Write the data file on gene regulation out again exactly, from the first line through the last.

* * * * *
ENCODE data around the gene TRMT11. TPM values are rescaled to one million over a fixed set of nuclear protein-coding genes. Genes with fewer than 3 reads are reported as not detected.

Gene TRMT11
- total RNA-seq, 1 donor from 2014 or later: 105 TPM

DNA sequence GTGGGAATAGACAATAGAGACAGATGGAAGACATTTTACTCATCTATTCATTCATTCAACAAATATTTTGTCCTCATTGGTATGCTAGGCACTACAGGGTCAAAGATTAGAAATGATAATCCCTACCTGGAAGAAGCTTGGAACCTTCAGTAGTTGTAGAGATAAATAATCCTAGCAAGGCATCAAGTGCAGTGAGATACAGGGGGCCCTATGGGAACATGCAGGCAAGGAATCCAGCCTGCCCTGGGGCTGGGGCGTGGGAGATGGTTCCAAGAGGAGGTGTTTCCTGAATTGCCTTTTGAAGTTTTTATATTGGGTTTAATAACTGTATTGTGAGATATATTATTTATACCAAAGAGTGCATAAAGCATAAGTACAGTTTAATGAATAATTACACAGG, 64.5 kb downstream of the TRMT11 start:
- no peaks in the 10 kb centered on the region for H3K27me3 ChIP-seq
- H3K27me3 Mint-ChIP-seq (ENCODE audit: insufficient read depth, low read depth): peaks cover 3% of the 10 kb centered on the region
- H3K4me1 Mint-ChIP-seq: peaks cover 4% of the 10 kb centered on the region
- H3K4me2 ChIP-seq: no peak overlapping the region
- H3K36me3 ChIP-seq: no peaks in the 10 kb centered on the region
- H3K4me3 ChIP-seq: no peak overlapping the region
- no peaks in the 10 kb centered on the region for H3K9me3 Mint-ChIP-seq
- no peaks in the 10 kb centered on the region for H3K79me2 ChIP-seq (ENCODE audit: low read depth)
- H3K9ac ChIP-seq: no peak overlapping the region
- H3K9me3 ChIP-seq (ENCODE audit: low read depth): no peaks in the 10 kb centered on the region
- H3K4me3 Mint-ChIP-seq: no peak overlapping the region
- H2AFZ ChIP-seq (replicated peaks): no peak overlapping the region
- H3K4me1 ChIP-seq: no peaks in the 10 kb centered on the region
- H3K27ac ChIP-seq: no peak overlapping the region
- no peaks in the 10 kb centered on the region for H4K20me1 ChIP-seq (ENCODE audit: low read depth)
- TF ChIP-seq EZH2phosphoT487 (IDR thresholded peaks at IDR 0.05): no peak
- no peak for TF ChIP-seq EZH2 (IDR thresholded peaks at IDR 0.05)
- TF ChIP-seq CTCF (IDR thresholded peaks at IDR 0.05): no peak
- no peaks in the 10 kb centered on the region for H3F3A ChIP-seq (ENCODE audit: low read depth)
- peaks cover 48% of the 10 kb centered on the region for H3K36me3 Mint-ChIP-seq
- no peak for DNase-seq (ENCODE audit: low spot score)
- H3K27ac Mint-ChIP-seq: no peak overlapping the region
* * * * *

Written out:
ENCODE data around the gene TRMT11. TPM values are rescaled to one million over a fixed set of nuclear protein-coding genes. Genes with fewer than 3 reads are reported as not detected.

Gene TRMT11
- total RNA-seq, 1 donor from 2014 or later: 105 TPM

DNA sequence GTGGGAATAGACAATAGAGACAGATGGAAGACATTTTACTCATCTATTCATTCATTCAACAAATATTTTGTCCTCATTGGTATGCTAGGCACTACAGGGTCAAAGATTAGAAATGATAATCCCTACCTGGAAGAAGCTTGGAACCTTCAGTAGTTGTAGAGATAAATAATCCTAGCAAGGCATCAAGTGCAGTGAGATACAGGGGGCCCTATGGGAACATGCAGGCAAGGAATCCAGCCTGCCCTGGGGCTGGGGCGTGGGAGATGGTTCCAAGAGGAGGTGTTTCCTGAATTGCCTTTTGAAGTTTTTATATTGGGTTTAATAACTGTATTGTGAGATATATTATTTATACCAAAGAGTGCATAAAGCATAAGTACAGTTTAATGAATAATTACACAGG, 64.5 kb downstream of the TRMT11 start:
- no peaks in the 10 kb centered on the region for H3K27me3 ChIP-seq
- H3K27me3 Mint-ChIP-seq (ENCODE audit: insufficient read depth, low read depth): peaks cover 3% of the 10 kb centered on the region
- H3K4me1 Mint-ChIP-seq: peaks cover 4% of the 10 kb centered on the region
- H3K4me2 ChIP-seq: no peak overlapping the region
- H3K36me3 ChIP-seq: no peaks in the 10 kb centered on the region
- H3K4me3 ChIP-seq: no peak overlapping the region
- no peaks in the 10 kb centered on the region for H3K9me3 Mint-ChIP-seq
- no peaks in the 10 kb centered on the region for H3K79me2 ChIP-seq (ENCODE audit: low read depth)
- H3K9ac ChIP-seq: no peak overlapping the region
- H3K9me3 ChIP-seq (ENCODE audit: low read depth): no peaks in the 10 kb centered on the region
- H3K4me3 Mint-ChIP-seq: no peak overlapping the region
- H2AFZ ChIP-seq (replicated peaks): no peak overlapping the region
- H3K4me1 ChIP-seq: no peaks in the 10 kb centered on the region
- H3K27ac ChIP-seq: no peak overlapping the region
- no peaks in the 10 kb centered on the region for H4K20me1 ChIP-seq (ENCODE audit: low read depth)
- TF ChIP-seq EZH2phosphoT487 (IDR thresholded peaks at IDR 0.05): no peak
- no peak for TF ChIP-seq EZH2 (IDR thresholded peaks at IDR 0.05)
- TF ChIP-seq CTCF (IDR thresholded peaks at IDR 0.05): no peak
- no peaks in the 10 kb centered on the region for H3F3A ChIP-seq (ENCODE audit: low read depth)
- peaks cover 48% of the 10 kb centered on the region for H3K36me3 Mint-ChIP-seq
- no peak for DNase-seq (ENCODE audit: low spot score)
- H3K27ac Mint-ChIP-seq: no peak overlapping the region